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Confidential Reports - Tandem

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Safety Tip - When assembling a set of equipment, how can you confirm that the main and reserve parachutes are compatible with the container?

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Packing, servicing and using tandem equipment requires a great deal of specialised knowledge specific to the individual tandem system being used. It's critical that all skydivers who use or work on tandem equipment understand what can go wrong and how to prevent it. These reports are just a few of the known incidents that could have been prevented.

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Tandem Malfunctions

We have eleven reports of tandem malfunctions this month. Five of these were caused by knots in the lines preventing the slider from deploying all the way down. Three of these had standard lines and two had microline. We have had four reports of lines breaking, all on microline. One reserve deployment during exit and one riser releasing during deployment.


Out of all these cutaways there is not one the same. Every broken line was in a different place and each description presents a different picture. However, the common factor with the broken lines is that they were all of a microline type. In the knotted line cases, the knots were described in a very similar manner and these have been reported many times before. Reference the riser that released, both Relative Workshop (Vector system) and Strong Enterprises have upgraded the RW 2 ring of the three ring system to strengthen them.

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Confidential reports - tandem

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The best recommendation is for tandem malfunction reports to be more in depth to assist in analysing; describe the incident in detail as much as possible with as many facts as available, add the jumpmaster's conclusions and recommendations. Most of the above reports are too broad to make recommendations on; however a lot of thought should be put into packing tandem canopies, especially the type and condition of the rubber bands for the nature of the lines being used. Also make sure that the equipment is up to date with all relevant safety notices.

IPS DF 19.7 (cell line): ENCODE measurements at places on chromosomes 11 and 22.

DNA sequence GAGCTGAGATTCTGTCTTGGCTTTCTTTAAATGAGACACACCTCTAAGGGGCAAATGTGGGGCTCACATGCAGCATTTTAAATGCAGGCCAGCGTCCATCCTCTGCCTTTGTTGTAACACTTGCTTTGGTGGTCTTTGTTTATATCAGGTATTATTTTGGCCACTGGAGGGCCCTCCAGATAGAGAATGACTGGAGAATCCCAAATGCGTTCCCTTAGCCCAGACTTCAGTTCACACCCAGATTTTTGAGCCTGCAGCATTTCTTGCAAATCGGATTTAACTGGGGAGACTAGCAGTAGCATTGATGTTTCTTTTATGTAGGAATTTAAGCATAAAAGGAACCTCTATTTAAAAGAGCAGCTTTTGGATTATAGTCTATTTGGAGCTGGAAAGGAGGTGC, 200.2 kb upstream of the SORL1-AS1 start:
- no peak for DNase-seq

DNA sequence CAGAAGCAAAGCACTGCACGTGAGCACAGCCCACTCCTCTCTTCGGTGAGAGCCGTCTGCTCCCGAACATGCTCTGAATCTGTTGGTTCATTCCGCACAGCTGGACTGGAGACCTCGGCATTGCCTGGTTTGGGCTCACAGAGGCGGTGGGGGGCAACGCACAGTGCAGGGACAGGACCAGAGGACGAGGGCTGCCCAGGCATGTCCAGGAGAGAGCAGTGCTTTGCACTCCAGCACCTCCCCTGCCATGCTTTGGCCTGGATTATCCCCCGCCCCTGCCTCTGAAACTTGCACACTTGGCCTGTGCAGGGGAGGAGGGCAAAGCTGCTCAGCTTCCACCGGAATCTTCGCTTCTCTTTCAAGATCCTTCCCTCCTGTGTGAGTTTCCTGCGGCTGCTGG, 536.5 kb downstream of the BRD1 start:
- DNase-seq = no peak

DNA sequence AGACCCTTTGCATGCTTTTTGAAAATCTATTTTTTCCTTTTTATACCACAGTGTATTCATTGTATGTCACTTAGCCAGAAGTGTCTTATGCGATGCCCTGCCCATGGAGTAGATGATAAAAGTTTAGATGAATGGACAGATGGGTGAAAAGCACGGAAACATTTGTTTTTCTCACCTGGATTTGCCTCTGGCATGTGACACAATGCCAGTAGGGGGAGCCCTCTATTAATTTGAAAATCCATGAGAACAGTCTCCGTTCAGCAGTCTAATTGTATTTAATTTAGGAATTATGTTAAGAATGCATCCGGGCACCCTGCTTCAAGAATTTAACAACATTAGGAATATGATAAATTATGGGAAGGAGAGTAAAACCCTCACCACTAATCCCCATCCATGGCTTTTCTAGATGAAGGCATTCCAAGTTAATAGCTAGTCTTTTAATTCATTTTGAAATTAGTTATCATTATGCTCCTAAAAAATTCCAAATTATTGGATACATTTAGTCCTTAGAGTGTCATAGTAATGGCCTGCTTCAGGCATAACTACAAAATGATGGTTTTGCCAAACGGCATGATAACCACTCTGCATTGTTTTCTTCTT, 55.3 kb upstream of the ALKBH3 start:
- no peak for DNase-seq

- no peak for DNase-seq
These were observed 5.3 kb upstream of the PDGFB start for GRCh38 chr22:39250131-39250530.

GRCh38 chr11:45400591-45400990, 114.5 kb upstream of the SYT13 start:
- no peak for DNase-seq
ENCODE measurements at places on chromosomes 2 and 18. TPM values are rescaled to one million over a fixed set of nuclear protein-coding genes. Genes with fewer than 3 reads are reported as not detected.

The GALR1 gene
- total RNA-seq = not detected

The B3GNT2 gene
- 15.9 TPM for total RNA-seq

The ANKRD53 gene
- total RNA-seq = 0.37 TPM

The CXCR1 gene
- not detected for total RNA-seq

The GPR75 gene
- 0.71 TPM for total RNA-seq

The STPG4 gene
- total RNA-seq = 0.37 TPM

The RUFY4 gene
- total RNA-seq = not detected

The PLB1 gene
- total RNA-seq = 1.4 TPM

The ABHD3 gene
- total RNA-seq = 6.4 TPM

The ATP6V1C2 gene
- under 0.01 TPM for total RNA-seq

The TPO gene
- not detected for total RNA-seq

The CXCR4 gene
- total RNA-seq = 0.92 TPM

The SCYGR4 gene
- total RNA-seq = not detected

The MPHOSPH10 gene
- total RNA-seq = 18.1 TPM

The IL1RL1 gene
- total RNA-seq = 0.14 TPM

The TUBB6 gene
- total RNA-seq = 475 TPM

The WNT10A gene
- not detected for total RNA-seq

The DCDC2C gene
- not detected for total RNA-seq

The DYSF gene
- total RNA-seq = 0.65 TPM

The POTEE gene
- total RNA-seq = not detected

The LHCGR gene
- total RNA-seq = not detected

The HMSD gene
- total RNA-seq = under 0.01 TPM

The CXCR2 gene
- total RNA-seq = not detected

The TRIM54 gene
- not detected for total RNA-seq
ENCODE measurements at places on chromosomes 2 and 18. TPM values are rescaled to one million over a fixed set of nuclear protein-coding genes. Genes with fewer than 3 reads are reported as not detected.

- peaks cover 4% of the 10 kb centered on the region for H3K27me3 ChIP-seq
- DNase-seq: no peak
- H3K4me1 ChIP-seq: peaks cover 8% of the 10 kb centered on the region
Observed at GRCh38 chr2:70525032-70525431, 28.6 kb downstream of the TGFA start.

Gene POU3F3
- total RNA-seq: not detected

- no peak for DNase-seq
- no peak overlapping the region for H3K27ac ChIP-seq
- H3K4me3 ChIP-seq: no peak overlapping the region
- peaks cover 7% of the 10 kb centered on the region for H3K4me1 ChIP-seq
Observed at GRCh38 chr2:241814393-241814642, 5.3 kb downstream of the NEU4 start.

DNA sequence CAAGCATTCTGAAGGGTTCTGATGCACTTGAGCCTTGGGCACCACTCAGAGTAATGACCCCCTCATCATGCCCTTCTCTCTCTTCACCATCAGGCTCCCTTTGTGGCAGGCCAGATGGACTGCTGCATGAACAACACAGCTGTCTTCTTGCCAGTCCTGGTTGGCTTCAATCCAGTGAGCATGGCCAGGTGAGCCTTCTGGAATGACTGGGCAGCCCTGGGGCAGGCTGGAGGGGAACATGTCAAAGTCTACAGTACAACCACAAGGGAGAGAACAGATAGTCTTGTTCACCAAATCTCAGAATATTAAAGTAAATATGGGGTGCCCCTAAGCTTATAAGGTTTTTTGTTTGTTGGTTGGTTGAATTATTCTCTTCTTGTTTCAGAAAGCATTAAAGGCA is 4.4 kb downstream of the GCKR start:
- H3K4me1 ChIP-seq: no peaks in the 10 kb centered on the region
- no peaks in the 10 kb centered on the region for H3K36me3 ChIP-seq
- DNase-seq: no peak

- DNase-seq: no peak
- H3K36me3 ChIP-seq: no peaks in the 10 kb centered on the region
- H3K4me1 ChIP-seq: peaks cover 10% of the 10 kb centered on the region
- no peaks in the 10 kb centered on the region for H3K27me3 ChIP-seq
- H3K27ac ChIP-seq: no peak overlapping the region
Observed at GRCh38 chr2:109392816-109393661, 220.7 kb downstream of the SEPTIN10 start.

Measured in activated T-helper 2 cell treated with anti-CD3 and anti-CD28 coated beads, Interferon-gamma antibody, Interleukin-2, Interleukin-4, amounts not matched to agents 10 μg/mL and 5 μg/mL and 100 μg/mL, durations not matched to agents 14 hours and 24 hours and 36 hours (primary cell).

This report was written by Allan Hewitt

Tandem Fatality

On Saturday, June 21st, 2009, a tandem incident occurred in Mlada Boleslav, Czech Republic, resulting in the death of both the tandem master and the tandem passenger. The tandem pair experienced a main and reserve parachute entanglement that produced a spinning rate of descent that was not survivable.


A tandem master with reportedly over 2,000 Vector/Sigma tandem jumps and not trained or certified on the Dual Hawk Tandem System was given a Dual hawk and planned on making a tandem jump with a first time female passenger. It was not disclosed what "pre-jump"inspections were made. The tandem master was wearing a handy-cam video on his left wrist. No abnormal activity was viewed by the handy-cam or reported by observers from the time of boarding the aircraft (AN2), to exit. Exit and drogue activation appeared to be normal. When the tandem master pulled the drogue release handle, the main canopy (un-approved HOPS 330) deployed and immediately went into a hard left hand turn. The tandem master tried to correct the turn, when he could not, he elected to cutaway. Risers cutaway clean from the three rings but the left riser hung up on the closed top/bottom flap of the main container. The canopy continued to accelerate with the left riser hung up. Unable to correct the spin or fully release the riser the tandem master elected to activate the reserve. The reserve pilot chute, bridle and bag cleared the tandem pair deploying near horizontally. The reserve canopy and lines tangled with the passenger and tandem master. The tandem master tried continuously to disentangle himself and his passenger from the reserve lines and canopy throughout the descent. The reserve canopy lodged against the bottom of the main canopy with three or four wraps of reserve lines around main lines and several reserve lines still tangled on the tandem master until impact.